MAC Spotlight: Jazyl Homavazir

An animator and artist, Jazyl Homavazir is the creator of the webcomic The Beast Legion, the manga styled comic which has won a lot of acclaim including the best web comic award at Comic Con in 2012. Developing a love for animation at the young age of 6, he still remembers the time he spent worshipping He-Man and Thundercats. And when he was merely a seventh grader, he started experimenting with panels and sequential story-telling. Jazyl’s diverse influences ranging from 80’s cartoons to shonen manga show clearly in his work and make The Beast Legion an enthralling read.

RM: What were your influences when you did start drawing comic art?

JH: Well, I only took comic art seriously for one reason. After I had scripted Beast Legion I wanted to take it to the next level. A script is great but images will always have that much more impact if I decided to pitch it at some point. I felt manga would be the perfect way to approach that since the panels act as storyboards. My biggest influence in comic making would have to be Naruto. At the time I started creating Beast Legion in mid 2009, I had already started following the manga – I was intrigued how close the manga panels & the anime screenshots were. Second is obviously Bleach when it comes to art. I knew from there on that this was the approach I’d take. However, when it comes to story, I have always had a fantasy plot set for Beast Legion for years now.

RM: Tell us more about Beast Legion. How did it come about to be?
JH: Beast Legion is a high fantasy adventure series involving a prince’s (Xeus) journey to save his home world from the evil tyrant Dragos & his band of Shadow Nexus warriors. But before he can do that he must breach the huge gap in power between Dragos and him. The story involves his rise to power by mastering the secret of the Guardian Beasts while taming his own Beast form.
Beast Legion is a completely self-published, solo effort by me. It all started when I entered the Animax pan-Asia writing competition in 2007. It received some great feedback on the Animax Asia forums but it never did get selected. However I knew that the idea would work, it was just the execution that needed to be worked on.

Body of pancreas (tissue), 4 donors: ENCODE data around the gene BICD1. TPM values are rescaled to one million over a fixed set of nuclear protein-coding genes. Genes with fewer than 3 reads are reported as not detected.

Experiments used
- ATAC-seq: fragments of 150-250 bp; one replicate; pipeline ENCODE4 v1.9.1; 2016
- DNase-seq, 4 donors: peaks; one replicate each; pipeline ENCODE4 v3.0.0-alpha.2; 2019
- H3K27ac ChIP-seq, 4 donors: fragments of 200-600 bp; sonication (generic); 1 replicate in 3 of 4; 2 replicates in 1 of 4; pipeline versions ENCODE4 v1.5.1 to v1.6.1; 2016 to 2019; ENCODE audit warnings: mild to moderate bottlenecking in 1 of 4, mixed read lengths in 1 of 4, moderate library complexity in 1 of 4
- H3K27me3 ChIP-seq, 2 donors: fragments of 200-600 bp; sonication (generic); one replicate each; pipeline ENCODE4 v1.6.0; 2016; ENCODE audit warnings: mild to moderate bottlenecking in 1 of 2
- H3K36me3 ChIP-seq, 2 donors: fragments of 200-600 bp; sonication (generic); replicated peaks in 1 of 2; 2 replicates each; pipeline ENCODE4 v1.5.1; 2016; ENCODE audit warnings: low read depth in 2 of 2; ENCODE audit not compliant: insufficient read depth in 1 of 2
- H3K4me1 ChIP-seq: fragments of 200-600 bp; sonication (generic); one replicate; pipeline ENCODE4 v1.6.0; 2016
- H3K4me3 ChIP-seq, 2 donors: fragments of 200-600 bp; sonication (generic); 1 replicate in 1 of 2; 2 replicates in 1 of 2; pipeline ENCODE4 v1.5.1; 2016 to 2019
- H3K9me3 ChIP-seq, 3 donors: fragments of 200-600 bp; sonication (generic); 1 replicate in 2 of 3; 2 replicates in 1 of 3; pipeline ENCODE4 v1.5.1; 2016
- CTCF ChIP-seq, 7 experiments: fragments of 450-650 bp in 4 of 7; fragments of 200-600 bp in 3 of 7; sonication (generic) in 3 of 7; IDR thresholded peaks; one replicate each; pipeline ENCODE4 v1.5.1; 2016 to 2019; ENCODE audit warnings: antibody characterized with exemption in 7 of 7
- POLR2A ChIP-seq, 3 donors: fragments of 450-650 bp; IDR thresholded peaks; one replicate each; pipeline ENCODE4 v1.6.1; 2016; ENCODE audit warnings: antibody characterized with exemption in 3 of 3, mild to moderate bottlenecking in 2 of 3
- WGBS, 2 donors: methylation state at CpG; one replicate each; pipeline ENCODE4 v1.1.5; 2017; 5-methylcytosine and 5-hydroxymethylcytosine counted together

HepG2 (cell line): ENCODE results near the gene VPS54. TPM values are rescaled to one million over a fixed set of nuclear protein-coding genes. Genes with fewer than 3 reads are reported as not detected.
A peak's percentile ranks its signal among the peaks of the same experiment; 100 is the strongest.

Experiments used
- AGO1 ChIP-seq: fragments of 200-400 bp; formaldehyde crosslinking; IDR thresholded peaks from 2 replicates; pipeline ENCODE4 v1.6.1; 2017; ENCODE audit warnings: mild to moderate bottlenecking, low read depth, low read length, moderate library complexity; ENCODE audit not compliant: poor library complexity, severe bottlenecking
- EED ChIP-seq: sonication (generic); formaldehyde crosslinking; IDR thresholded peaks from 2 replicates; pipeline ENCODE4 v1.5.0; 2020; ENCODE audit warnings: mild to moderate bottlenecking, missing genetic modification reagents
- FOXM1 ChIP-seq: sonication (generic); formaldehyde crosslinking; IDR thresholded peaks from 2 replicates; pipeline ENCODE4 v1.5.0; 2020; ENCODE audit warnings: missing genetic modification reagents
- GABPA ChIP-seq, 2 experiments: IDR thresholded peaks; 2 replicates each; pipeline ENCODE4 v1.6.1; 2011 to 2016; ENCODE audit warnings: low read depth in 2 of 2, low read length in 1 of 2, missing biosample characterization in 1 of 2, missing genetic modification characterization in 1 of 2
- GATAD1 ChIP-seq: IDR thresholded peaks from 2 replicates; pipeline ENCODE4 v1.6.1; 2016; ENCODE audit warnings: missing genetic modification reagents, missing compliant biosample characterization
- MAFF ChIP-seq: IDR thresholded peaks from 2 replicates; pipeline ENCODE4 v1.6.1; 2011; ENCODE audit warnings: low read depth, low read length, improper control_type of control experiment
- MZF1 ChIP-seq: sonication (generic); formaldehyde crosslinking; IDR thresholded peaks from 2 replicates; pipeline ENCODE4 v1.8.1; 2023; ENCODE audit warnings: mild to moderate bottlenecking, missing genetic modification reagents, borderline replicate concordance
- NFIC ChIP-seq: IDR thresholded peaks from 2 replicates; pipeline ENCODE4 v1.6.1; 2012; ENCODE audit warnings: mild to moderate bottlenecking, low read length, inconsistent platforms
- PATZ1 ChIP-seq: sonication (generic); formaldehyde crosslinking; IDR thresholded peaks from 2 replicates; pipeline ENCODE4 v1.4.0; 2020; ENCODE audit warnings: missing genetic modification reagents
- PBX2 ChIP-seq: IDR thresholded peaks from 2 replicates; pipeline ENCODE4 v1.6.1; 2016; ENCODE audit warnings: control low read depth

So I started creating character concepts. In a year or so I realised that I had to draw the story out rather than let it deteriorate as a script – that’s how I started the comic. The first two prologue issues were more about getting used to the style. But after issue 4 I got a perfect grasp of the style & churning out pages became much easier.

RM: How far into the story are you now? Have you chalked it all out or do you just have a bare outline and you’re filling it in as you go?
JH: The episode synopsis of the story was chalked out before I even started drawing the series. Sure, bits and pieces will change in between, but I have a clear plot of 56 episodes set for it. As for the script proper, I’m halfway through that as well. It’s just that transcribing the script into visual form takes a lot of time & that too juggling between work & other factors.
Before you start a story, I believe you should have a clear direction of where it’s going to end and what elements intertwine to make it much more interesting. If you don’t think in advance and just go with the flow, no matter how creative you are, you will run out of ideas eventually. However If you are Masashi Kishimoto, Tite Kubo or Echiro Oda that logic doesn’t apply. They’re in a different league.

RM: What has been your best moment during your time working on The Beast Legion?
JH: There are moments that keep coming as the series progresses. Working on the comic has helped me overcome so many art blocks that I previously thought I could never get past; that in turn has also helped me tremendously in evolving my animation skills. There are certain pages or instances in the series that I’m very proud of.
However the best moment would have to be Comic Con awards where the series won the Best Web Comic award. It made all the effort put into the series worth it.

RM: As someone who loves manga, I must ask this – do you see more and more Indian comic book artists adapting the manga style in their work in the near future?
JH: You will surely see a lot of manga inspired art over the years. I myself have been approached to work on more comic titles in that style but have had to decline due to my work commitments. But we here in India have some phenomenal manga styled artists who are already showing their impressive skills. The day isn’t far when you’ll see a lot more manga inspired work coming from here.

RM: Where do you see the Indian comic book industry maybe 5 years down the line? And where do you see yourself fitting into that scene?
JH: Honestly I don’t keep a close track of the comic industry at all, so I’m probably not the best person to answer this. But there is bound to be growth as bigger investors enter the market and pick up indie products to promote them. I still consider myself more of an animator rather than a comic artist. Beast Legion is something that I work on purely as a passion & to get the story out to global audience. A manga format just happens to be means to reach that end.